Parental role construction, parent sense of efficacy, and perceptions of teacher invitations as factors influencing parent involvement
Parents' involvement in their children's education has been found to be an important factor related to positive outcomes in children's academic performance and social competence. Questions remain, however, about the reasons and motivational bases for parents' choices to become involved in the home and school. Research has focused on demographic variables, such as income and parents' education. Although these variables have been found to be good predictors of parent involvement, they do not provide a clear understanding of the dynamic aspects of the parent-school relationship. Therefore, the purpose of this study was to gain an understanding of why parents become involved in their children's education by examining the influence of parental role construction, parents' sense of efficacy, and teacher invitations on overall parent involvement. Two hundred primary caregivers of elementary school-aged children recruited from neutral activities not likely to be confounded with parent involvement in schools responded to Parent Role Construction and Parent Efficacy questionnaires, vignettes measuring dimensions of parent involvement and perceptions of teacher invitations, and a demographic survey. Two versions of the vignettes were randomly distributed: one included a progress report with a teacher invitation for parent involvement, and one included only a progress report. Half of the participants responded to the vignettes with the invitation, and half completed vignettes without the invitation. Path analysis was conducted to evaluate the effects of parent self-efficacy, parental role construction (i.e., parent-focused, school-focused, and partnership-focused), and perceptions of teacher invitations on overall parent involvement practices. Results indicated that school-focused and partnership-focused role constructions were directly related to overall parent involvement, while self-efficacy was indirectly related through parental role construction. Also, when teacher invitations were presented to parents, it was a powerful predictor of parent involvement and was directly related to overall parent involvement practices. While it appears that parents' feelings of efficacy and their beliefs about their role in their children's education are important in understanding their level of involvement, it is particularly important for parents to feel welcomed by the school.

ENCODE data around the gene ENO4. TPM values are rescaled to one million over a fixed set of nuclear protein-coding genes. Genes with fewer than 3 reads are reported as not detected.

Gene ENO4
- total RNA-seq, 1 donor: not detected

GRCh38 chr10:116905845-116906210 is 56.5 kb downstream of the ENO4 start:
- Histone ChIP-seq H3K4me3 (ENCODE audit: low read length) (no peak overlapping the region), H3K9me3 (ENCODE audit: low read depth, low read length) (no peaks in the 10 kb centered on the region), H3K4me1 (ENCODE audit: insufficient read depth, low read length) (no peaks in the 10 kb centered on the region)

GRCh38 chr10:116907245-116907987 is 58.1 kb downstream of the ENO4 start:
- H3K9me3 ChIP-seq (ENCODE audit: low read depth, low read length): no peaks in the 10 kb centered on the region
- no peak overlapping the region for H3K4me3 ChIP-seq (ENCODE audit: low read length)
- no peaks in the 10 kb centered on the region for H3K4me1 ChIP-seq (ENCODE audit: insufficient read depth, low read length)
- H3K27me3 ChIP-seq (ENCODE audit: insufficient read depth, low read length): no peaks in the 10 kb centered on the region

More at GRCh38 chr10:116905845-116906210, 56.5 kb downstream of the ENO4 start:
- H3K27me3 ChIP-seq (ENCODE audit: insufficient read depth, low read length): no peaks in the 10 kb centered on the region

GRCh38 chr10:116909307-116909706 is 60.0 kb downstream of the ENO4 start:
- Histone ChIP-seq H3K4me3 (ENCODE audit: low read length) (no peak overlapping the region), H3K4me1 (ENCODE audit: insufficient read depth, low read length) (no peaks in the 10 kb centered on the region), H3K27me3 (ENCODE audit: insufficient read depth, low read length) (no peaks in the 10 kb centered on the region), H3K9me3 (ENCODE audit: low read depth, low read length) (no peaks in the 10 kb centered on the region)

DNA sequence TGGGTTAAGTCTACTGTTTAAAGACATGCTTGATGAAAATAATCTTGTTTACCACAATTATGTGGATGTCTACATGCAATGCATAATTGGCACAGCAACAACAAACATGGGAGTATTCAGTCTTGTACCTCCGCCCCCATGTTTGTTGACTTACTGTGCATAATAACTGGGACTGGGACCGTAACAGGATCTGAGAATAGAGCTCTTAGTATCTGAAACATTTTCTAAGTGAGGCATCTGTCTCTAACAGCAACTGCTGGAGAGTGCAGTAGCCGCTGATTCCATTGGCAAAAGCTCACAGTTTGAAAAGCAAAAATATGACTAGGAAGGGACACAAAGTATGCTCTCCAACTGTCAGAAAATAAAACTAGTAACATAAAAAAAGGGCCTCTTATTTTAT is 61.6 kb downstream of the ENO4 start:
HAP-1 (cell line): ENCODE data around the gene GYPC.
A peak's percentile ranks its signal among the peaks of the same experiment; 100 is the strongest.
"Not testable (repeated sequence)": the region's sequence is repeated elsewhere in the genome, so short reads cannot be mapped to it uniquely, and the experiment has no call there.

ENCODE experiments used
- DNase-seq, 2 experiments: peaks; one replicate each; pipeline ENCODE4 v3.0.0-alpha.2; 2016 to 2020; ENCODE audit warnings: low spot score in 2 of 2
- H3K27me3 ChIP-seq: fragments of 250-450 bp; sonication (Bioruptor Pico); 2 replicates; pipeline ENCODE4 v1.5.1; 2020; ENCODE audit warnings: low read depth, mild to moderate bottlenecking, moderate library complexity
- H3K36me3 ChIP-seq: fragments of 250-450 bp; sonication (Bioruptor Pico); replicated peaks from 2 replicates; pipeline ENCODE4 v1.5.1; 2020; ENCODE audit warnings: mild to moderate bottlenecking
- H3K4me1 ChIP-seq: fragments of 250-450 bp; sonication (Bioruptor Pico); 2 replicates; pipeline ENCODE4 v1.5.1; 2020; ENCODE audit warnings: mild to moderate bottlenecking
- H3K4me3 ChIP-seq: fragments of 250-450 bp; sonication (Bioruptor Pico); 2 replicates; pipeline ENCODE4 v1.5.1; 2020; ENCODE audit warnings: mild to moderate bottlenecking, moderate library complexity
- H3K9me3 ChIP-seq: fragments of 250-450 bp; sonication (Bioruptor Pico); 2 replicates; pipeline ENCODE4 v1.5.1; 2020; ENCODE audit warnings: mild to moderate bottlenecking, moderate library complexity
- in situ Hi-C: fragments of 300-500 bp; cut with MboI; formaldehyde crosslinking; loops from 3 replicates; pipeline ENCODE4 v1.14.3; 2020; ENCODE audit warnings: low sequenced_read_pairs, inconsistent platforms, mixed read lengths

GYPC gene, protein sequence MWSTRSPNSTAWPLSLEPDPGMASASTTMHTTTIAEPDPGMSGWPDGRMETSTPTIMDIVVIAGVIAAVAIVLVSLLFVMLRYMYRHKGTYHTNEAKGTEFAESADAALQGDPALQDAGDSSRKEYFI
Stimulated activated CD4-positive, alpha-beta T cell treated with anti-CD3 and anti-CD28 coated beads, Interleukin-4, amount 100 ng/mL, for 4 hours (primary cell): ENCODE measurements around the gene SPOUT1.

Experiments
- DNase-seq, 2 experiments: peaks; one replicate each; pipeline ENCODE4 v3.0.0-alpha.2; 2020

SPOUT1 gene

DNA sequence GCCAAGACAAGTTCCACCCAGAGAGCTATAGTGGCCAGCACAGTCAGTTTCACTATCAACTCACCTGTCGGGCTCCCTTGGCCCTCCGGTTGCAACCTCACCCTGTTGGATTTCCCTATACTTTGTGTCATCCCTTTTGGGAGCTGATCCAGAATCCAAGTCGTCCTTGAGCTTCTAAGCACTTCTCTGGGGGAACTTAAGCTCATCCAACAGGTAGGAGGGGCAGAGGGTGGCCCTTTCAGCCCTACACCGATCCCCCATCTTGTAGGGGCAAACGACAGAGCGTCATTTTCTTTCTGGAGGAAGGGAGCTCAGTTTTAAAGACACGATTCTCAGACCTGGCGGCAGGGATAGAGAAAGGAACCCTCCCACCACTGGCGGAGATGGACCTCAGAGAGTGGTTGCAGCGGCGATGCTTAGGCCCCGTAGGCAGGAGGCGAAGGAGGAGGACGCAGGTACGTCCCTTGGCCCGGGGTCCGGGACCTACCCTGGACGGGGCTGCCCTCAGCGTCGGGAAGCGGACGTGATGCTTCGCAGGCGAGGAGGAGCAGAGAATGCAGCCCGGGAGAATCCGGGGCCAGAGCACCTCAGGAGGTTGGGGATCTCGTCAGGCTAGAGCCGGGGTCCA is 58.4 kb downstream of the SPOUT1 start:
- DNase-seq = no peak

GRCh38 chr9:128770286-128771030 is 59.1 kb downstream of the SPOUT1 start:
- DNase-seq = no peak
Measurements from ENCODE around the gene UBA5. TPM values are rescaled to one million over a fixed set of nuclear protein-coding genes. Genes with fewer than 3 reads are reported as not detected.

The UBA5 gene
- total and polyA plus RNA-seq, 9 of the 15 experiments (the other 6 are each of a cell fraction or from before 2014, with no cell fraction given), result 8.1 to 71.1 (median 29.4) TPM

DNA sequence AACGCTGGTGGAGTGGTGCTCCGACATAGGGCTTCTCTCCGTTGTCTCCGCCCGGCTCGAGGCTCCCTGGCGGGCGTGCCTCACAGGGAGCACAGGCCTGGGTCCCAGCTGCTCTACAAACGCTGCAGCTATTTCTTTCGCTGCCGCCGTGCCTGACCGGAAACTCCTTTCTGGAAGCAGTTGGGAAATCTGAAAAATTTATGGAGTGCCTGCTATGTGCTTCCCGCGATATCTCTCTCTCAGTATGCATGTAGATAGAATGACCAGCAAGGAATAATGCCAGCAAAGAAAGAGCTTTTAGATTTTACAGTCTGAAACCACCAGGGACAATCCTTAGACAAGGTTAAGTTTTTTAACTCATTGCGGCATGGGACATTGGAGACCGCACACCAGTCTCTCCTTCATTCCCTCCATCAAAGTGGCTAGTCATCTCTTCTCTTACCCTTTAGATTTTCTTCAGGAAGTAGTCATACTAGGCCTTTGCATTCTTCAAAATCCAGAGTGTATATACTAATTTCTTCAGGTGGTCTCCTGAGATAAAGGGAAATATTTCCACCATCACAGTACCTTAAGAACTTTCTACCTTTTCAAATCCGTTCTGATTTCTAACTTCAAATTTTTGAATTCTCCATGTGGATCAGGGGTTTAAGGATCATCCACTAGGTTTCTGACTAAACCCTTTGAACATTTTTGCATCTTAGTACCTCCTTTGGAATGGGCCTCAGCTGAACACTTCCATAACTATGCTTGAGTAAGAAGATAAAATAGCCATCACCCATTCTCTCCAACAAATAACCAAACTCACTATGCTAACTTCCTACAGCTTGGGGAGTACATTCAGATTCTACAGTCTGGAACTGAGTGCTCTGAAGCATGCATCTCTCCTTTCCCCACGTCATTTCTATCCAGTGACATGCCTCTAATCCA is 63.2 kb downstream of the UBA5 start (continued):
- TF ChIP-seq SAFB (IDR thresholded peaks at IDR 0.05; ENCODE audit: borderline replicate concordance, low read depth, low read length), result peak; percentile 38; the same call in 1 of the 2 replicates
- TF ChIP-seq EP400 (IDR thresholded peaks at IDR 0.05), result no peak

Educational psychology|Elementary education
Lupiani, Jennifer Lynne, "Parental role construction, parent sense of efficacy, and perceptions of teacher invitations as factors influencing parent involvement" (2004). ETD Collection for Fordham University. AAI3134442.